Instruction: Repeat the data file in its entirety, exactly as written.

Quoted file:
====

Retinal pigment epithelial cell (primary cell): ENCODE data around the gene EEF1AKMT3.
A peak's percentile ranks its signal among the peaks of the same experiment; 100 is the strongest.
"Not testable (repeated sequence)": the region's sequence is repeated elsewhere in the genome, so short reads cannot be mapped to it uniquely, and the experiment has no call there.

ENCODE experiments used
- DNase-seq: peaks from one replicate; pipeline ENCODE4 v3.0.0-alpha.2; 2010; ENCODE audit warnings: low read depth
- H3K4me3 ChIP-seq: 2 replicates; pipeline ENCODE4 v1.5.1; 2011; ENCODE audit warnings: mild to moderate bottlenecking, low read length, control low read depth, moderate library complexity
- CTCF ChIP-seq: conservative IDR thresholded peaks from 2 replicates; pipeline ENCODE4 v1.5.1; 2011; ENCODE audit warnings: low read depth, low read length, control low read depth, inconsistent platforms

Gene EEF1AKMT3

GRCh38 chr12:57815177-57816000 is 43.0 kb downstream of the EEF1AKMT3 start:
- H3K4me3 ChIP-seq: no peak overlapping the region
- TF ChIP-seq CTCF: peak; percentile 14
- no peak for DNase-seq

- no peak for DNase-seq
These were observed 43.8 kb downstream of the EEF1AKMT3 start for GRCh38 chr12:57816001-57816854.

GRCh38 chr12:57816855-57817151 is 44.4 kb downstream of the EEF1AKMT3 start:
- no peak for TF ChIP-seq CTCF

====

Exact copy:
Retinal pigment epithelial cell (primary cell): ENCODE data around the gene EEF1AKMT3.
A peak's percentile ranks its signal among the peaks of the same experiment; 100 is the strongest.
"Not testable (repeated sequence)": the region's sequence is repeated elsewhere in the genome, so short reads cannot be mapped to it uniquely, and the experiment has no call there.

ENCODE experiments used
- DNase-seq: peaks from one replicate; pipeline ENCODE4 v3.0.0-alpha.2; 2010; ENCODE audit warnings: low read depth
- H3K4me3 ChIP-seq: 2 replicates; pipeline ENCODE4 v1.5.1; 2011; ENCODE audit warnings: mild to moderate bottlenecking, low read length, control low read depth, moderate library complexity
- CTCF ChIP-seq: conservative IDR thresholded peaks from 2 replicates; pipeline ENCODE4 v1.5.1; 2011; ENCODE audit warnings: low read depth, low read length, control low read depth, inconsistent platforms

Gene EEF1AKMT3

GRCh38 chr12:57815177-57816000 is 43.0 kb downstream of the EEF1AKMT3 start:
- H3K4me3 ChIP-seq: no peak overlapping the region
- TF ChIP-seq CTCF: peak; percentile 14
- no peak for DNase-seq

- no peak for DNase-seq
These were observed 43.8 kb downstream of the EEF1AKMT3 start for GRCh38 chr12:57816001-57816854.

GRCh38 chr12:57816855-57817151 is 44.4 kb downstream of the EEF1AKMT3 start:
- no peak for TF ChIP-seq CTCF